Congratulations are in order, then – after a cracking game with Uruguay, Germany have finished third! And they completely deserve it, too.
As a direct follow-on from my little rant about the 2006 World Cup in yesterday’s blog, one of the things Italy’s success at that tournament proved is that you can win the competition without being the best team. Now, I’m not saying that’s the case in 2010 (Spain, of course, beat Germany when it really matters) but after their simply sublime 4-1 and 4-0 maulings of two of the pre-tournament favourites, Germany could certainly make a very, very strong case for having been the best team here. Certainly they’ve been the best to watch, with their extreme youth (experienced old head Bastian Schweinsteiger is only 26) adding a great dollop of fizz and adventure to their finely-tuned, well organized, hard-working tactics. Indeed, a full set of World Cup Oscars would almost certainly favour Germany more than anybody – Joachin Loew for best manager and best dressed, Phillip Lahm for best eyebrows, Hans-Jorge Butt for most childishly amusing surname (shared with Waldo Ponce), Thomas Mueller for best young player, and Mezut Ozil for both biggest revelation and greatest lookalike. Honestly, just look at the range of things this man looks like.
I spent far too long working on that.
Where to start with German music, then? How do you even begin to approach such a vast, famous, dominant entity? How do you narrow down a possible 25 or 50 videos which wouldn’t even tell the full story to just 3? You do it by posting the best cunting band of all shitting time, that’s fucking how!
But even if you take Kraftwerk – the band that invented 90% of all the good things about pop music – out of the equation, Germany’s contribution to electronic music is unparalleled. The Krautrock pioneers they left behind in 1974 – Can, Faust, Tangerine Dream, La Dusseldorf, Neu!, Amon Düül II, Cluster, Faust – were among the first rock musicians to really take to electronic influences, turning the first two Silver Apples albums from a one-off curiosity into holy texts, and fertilizing the soil that every electronic genre of the ’80s and beyond would grow from (not to mention some of the most important acts of the late ’70s, from Suicide to Donna Summer). It all, of course, goes back further than the first wave of experimental German rock – the benevolent, omnipotent force that drove right through the movement was Karlheinz Stockhausen, whose influence of electronic music of all kinds is beyond compare.
That influence is written about all much, though; what’s not written about so much is his importance to German culture. It should go without saying that World War II, and the atrocities committed by Adolf Hitler and his Nazi party, absolutely decimated Germany’s standing in the world, and their proud musical history – perhaps the most impressive in the world – looked as though it was coming to an end. Why would anybody listen to anything German after what they’d done? And why would any Germans bother to make forward-thinking music, knowing it would fall on deaf ears? Stockhausen was the man that bucked that trend, eventually becoming as big a part of their contribution to music as Wagner, and this piece – Hymnen – is vital to that. A piece composed of various national anthems, all electronically treated, it was interpreted both as a horrified reaction to the Holocaust and as a tribute to the cross-cultural, inclusive nature of music. Coming at a time when the wounds of the war were still fresh, it was a bold, brave, vital statement.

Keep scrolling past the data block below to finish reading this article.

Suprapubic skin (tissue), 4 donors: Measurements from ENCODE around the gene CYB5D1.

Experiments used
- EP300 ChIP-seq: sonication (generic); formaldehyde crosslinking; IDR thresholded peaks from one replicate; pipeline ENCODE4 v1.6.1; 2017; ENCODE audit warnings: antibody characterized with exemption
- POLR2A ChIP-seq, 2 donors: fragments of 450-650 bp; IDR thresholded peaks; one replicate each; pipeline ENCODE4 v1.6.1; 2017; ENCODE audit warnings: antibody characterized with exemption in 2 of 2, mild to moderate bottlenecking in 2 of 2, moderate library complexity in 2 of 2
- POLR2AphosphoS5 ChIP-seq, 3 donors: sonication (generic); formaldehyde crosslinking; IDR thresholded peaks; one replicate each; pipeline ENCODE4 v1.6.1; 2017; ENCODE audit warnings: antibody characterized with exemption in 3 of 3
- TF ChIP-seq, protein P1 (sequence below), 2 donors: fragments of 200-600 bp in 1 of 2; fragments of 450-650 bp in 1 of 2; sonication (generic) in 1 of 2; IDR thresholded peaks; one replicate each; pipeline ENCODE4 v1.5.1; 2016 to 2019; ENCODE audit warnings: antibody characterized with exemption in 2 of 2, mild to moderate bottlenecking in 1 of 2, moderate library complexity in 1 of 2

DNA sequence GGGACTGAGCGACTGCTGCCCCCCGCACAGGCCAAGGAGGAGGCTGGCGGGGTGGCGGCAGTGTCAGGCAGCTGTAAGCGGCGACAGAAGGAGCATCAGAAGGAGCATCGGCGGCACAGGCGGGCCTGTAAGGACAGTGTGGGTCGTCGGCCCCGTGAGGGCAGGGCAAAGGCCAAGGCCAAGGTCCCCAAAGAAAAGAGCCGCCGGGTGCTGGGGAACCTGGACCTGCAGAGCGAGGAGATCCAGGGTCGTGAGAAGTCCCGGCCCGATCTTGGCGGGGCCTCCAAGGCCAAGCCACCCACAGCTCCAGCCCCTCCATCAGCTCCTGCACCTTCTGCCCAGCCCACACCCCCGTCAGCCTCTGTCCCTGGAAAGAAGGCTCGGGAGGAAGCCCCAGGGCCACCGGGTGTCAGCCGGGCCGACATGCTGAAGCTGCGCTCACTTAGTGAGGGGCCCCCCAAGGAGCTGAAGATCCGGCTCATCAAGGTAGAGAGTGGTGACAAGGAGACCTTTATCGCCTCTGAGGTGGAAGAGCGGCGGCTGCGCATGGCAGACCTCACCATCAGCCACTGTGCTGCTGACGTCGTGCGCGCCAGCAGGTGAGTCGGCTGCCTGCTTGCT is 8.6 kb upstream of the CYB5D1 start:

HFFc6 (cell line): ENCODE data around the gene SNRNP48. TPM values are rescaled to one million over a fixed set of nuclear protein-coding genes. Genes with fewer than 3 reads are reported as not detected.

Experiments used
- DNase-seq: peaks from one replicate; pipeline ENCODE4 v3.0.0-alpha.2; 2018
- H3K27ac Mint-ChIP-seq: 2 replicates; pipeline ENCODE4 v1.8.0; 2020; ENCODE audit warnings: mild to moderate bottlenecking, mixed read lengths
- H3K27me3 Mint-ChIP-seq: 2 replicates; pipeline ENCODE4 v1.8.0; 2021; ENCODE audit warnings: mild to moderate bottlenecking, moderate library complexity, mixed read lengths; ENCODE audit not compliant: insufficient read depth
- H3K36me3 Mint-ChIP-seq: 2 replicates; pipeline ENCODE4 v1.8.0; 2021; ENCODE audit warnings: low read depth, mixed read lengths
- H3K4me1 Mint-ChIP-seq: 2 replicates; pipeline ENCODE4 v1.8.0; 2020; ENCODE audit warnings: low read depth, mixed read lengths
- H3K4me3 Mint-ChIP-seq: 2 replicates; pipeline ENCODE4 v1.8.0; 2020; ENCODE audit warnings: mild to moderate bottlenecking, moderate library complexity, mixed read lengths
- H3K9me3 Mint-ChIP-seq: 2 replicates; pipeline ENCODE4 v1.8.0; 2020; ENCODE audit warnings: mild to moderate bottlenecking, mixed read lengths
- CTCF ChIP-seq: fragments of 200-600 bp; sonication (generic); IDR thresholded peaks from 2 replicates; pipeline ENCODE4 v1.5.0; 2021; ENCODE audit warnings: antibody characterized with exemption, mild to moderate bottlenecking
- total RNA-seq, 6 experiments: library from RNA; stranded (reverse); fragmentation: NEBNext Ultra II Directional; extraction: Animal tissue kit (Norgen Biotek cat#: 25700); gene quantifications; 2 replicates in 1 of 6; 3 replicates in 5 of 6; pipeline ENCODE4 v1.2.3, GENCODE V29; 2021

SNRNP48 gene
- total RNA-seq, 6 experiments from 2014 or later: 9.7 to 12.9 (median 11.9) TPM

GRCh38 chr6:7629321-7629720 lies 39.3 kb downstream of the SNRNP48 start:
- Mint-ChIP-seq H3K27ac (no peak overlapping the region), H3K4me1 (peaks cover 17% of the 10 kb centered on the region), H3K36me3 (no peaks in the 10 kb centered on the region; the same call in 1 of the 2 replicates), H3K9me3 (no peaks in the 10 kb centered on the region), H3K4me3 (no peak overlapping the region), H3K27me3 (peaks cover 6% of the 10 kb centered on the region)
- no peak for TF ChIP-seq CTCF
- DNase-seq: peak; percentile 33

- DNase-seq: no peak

And despite all the fine modern Germanic music, from Stockhausen, there is only one place to go. Germany’s position in western classical music is astonishing – name the five most famous composers of all time, and four of them are German. That is genuinely gobsmacking – they’ve got Bach, AND Mozart, AND Beethoven, AND Wagner. Only Tchaikovsky can really claim to be up there with them. It just doesn’t seem fair, does it? And then there’s Handel, Brahms, Meyerbeer, Pachalbel, Weber, Bruck, Mendelssohn (Felix and Fanny), Schumann (Robert and Clara), Strauss (only Richard), Orff….
It’s an outrageous list, and the truth is that I’m only picking Felix Mendelssohn out of a sort of pity. It’s been vogue to dislike Mendelssohn for longer than any of us have been alive, largely due to Wagner’s vitriolic dismissal of his work and life (fuelled in no small part by anti-semitism, as the essay Das Judenthum in der Musik proves), but his music, unusually traditional for its time, has survived and still sounds inspiring, fresh, and cinematic, without sacrificing any of the programmatic descriptiveness typical of his contemporaries. Look out for the animal noises late on in this composition.